Can you represent yourself when faced with a criminal charge? Yes you can, but no you should not. These are some facts.
- Being right means little unless you can convince the prosecutor, judge, or jury that you are right and make them understand why.
- What seems simple at first may quickly become complicated, especially if you do not know what is around the next turn in the process.
- If your case goes badly, you may regret representing your self, but by then it may be too late.
- The law is complex, including for example the rules the police must follow, the rules to follow with the court (e.g., State and Local Rules of Criminal Procedure), the rules regarding the presentation of your case (e.g., Rules of Evidence), the potential implications of the charges, the statutes that define the crimes, and the thousands upon thousands of cases that interpret the rules and statutes and your Constitutional rights.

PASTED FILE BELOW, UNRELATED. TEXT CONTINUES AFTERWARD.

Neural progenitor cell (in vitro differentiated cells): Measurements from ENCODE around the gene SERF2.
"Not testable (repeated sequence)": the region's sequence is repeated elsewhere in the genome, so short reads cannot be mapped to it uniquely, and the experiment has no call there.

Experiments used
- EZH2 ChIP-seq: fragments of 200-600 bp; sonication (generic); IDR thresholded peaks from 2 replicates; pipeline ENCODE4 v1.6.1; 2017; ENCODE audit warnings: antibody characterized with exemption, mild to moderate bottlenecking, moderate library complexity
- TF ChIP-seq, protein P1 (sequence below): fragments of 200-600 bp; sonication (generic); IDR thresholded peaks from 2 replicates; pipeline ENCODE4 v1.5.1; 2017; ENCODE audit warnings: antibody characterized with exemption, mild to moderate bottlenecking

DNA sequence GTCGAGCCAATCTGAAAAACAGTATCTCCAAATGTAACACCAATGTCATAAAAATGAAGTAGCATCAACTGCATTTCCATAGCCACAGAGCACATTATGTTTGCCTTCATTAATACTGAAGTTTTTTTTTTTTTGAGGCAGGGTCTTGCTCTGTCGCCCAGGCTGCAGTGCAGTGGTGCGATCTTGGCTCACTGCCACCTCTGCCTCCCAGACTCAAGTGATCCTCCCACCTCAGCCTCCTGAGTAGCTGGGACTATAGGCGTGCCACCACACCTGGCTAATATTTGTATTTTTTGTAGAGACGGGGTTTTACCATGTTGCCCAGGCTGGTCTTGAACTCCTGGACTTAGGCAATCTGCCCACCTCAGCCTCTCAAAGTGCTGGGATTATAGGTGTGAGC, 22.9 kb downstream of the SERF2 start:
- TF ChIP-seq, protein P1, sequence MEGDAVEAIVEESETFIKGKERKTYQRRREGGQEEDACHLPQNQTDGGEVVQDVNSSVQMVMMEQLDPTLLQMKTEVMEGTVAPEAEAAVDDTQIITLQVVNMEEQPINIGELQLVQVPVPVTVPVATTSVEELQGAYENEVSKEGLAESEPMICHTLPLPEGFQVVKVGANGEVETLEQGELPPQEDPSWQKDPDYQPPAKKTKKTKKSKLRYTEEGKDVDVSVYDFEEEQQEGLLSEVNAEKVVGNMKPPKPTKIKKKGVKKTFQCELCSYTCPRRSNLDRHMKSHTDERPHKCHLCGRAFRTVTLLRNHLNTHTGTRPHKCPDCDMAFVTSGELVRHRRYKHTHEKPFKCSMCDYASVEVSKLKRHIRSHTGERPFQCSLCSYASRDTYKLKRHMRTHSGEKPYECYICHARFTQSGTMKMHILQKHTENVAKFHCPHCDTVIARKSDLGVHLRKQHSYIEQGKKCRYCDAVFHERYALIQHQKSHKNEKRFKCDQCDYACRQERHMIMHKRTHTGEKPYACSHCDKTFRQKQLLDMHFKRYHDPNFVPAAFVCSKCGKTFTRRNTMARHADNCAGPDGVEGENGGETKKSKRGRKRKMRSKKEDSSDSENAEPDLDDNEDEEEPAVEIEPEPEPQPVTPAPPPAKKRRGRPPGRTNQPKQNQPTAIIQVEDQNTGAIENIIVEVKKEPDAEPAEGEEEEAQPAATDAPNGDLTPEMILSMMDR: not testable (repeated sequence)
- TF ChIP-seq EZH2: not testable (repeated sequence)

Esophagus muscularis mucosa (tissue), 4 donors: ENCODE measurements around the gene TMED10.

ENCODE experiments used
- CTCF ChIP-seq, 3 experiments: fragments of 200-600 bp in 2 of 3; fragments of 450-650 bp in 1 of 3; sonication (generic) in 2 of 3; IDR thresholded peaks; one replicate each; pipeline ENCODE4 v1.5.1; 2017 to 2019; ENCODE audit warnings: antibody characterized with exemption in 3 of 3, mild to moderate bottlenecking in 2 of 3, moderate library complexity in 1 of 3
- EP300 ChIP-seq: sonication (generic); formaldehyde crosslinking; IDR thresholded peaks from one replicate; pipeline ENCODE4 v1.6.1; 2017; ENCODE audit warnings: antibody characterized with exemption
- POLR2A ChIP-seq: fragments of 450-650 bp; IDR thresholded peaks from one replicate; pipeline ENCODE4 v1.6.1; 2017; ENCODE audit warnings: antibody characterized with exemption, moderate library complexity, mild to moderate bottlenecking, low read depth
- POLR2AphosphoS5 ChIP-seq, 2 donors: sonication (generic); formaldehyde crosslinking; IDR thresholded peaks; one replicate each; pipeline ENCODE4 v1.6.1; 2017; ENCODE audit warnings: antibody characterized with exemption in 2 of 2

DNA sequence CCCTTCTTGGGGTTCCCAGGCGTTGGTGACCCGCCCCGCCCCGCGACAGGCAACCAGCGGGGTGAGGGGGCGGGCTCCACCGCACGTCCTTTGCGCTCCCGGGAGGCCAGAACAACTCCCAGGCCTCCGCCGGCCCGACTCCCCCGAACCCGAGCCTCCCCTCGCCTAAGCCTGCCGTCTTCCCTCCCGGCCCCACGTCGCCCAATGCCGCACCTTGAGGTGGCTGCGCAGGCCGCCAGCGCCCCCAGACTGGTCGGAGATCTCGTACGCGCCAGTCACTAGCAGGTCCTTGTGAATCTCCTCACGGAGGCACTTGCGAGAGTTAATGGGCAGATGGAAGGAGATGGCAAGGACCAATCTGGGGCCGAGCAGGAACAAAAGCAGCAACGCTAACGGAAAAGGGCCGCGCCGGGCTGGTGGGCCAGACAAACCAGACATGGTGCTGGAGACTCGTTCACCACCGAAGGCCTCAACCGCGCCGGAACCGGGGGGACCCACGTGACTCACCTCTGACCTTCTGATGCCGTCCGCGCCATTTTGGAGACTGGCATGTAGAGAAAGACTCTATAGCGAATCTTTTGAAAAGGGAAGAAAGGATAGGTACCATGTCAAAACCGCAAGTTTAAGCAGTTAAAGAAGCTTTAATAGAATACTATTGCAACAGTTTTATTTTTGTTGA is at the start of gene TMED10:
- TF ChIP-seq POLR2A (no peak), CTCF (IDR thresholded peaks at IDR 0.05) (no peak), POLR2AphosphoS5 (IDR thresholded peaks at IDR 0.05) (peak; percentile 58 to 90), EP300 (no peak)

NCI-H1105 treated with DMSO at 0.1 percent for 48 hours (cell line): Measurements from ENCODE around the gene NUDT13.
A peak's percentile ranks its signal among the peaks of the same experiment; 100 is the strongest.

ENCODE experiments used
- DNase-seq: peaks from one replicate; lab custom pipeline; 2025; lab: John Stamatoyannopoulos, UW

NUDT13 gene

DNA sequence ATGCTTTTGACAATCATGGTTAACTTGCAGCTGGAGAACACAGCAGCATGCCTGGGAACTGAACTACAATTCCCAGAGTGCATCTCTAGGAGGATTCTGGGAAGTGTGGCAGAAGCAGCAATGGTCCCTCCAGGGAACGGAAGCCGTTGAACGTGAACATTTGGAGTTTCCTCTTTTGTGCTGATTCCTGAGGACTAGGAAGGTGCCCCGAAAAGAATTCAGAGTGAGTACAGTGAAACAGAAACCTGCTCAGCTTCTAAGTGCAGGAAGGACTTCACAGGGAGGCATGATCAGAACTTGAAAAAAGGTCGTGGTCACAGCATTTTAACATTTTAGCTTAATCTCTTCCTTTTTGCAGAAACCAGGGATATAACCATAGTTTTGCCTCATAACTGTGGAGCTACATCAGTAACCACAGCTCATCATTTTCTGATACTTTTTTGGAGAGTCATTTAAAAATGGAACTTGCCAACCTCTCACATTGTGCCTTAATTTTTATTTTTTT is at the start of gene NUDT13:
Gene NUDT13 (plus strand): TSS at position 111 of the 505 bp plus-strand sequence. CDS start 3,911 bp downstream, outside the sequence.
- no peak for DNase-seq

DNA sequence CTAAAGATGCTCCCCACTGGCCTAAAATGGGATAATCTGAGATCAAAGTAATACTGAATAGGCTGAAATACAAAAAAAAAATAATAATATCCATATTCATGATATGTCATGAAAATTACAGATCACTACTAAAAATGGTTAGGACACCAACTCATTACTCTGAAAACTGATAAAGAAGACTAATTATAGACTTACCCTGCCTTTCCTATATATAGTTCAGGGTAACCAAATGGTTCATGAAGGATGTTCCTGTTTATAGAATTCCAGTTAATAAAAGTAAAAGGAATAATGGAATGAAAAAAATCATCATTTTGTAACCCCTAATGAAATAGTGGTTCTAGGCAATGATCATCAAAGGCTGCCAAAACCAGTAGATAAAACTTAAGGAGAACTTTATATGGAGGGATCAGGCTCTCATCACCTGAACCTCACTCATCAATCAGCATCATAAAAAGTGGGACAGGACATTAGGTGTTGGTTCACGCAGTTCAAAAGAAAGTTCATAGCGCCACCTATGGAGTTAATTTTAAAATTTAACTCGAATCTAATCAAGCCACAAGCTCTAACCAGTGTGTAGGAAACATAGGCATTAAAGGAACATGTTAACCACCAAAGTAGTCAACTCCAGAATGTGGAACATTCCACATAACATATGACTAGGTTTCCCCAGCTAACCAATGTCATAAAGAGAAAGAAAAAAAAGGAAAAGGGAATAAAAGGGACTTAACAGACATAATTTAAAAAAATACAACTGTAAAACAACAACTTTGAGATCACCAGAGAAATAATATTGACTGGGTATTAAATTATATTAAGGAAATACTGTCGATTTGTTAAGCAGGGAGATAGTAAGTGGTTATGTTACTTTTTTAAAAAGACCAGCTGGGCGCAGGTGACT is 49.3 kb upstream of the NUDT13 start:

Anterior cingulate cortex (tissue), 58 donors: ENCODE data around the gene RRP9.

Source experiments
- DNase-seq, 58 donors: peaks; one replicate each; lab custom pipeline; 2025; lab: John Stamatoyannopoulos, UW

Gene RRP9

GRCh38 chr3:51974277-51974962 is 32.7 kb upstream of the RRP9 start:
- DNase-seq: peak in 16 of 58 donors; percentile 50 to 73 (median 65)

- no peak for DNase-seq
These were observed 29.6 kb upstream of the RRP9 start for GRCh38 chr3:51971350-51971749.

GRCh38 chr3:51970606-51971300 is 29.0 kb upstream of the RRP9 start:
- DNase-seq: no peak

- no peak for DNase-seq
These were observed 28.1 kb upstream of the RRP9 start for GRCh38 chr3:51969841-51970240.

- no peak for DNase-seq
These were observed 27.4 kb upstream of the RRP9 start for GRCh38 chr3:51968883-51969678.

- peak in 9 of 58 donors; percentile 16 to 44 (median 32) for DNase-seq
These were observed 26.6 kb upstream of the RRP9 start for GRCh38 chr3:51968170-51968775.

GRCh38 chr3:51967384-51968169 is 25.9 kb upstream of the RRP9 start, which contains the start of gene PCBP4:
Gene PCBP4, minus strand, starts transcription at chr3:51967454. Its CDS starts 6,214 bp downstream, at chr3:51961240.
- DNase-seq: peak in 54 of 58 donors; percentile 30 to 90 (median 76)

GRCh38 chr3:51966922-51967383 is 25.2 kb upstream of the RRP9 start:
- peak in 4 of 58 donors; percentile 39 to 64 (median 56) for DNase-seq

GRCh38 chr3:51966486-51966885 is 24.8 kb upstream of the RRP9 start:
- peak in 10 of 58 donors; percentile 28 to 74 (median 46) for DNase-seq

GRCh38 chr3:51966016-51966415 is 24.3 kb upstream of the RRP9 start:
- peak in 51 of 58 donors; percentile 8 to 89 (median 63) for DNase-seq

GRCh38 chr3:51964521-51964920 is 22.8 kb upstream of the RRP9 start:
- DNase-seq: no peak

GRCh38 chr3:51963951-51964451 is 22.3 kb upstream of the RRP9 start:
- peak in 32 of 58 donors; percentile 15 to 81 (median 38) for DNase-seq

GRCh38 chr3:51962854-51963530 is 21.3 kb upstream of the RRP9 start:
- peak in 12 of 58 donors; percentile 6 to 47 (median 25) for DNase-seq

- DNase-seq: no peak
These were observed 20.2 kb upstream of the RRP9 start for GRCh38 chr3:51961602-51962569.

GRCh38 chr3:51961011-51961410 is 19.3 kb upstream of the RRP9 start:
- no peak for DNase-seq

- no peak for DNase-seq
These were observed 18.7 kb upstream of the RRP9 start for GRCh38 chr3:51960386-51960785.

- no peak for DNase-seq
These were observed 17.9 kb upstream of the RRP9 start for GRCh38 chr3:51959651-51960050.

- Attorneys are the professionals who are trained to understand these laws, how they may relate to you, and how to protect your rights and interests.
We simply cannot recommend going to court without an attorney. We recommend you seek a doctor for your medical needs, a mechanic for your auto repairs, and an attorney when you must go to court.
The Law Offices of
Brian J. Smith, ltd.